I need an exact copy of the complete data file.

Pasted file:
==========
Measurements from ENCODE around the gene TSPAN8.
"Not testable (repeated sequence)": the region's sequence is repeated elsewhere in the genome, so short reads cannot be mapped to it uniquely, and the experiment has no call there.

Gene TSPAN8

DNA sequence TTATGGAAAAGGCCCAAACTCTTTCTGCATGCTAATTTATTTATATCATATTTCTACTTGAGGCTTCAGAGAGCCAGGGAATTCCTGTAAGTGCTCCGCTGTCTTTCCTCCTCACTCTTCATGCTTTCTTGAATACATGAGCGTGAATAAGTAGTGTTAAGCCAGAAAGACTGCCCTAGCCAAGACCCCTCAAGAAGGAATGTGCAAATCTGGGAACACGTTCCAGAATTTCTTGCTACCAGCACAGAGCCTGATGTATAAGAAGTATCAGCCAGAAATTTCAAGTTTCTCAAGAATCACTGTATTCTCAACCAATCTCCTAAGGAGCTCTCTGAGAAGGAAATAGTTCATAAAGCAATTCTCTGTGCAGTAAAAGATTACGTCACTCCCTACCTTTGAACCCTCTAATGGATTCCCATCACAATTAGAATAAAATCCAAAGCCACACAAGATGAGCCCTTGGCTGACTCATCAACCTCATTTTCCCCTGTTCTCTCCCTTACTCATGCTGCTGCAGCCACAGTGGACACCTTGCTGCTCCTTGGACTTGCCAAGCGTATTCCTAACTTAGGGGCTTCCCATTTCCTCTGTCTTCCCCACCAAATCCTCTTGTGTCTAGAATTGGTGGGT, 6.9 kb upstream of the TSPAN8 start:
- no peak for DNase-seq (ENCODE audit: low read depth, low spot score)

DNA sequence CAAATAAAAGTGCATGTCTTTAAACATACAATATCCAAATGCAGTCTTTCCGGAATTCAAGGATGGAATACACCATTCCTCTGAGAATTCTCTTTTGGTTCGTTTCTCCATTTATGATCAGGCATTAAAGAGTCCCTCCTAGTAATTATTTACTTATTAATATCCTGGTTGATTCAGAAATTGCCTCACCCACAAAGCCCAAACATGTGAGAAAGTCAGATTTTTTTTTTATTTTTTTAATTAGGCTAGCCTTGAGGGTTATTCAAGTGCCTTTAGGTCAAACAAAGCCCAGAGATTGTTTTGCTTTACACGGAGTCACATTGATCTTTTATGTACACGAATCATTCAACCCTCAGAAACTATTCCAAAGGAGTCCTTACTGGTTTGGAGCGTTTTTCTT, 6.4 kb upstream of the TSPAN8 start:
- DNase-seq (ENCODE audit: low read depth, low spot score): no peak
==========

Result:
Measurements from ENCODE around the gene TSPAN8.
"Not testable (repeated sequence)": the region's sequence is repeated elsewhere in the genome, so short reads cannot be mapped to it uniquely, and the experiment has no call there.

Gene TSPAN8

DNA sequence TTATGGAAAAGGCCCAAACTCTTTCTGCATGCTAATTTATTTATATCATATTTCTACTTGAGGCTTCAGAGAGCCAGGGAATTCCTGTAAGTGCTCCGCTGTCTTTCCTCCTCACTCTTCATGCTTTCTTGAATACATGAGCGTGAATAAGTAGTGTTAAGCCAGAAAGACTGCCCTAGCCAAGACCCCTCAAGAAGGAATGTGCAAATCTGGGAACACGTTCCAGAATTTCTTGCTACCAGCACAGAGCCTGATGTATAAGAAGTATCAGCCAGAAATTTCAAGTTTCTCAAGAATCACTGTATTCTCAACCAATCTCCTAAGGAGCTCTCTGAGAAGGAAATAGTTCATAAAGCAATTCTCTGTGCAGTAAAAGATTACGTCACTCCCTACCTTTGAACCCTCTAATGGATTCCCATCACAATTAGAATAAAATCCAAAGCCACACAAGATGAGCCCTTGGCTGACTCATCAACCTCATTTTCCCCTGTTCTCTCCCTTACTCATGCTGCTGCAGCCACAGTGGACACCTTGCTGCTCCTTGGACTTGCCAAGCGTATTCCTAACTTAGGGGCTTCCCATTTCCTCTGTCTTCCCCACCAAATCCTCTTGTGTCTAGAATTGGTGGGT, 6.9 kb upstream of the TSPAN8 start:
- no peak for DNase-seq (ENCODE audit: low read depth, low spot score)

DNA sequence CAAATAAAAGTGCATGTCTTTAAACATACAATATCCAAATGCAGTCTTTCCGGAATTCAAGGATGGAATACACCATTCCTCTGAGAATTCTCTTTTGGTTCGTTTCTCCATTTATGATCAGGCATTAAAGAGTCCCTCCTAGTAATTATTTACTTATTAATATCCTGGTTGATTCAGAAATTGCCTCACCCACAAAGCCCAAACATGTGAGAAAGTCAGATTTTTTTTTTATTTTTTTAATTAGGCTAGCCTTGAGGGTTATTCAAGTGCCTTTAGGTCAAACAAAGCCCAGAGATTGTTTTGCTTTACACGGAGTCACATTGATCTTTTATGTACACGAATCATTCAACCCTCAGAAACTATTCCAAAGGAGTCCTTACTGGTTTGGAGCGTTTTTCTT, 6.4 kb upstream of the TSPAN8 start:
- DNase-seq (ENCODE audit: low read depth, low spot score): no peak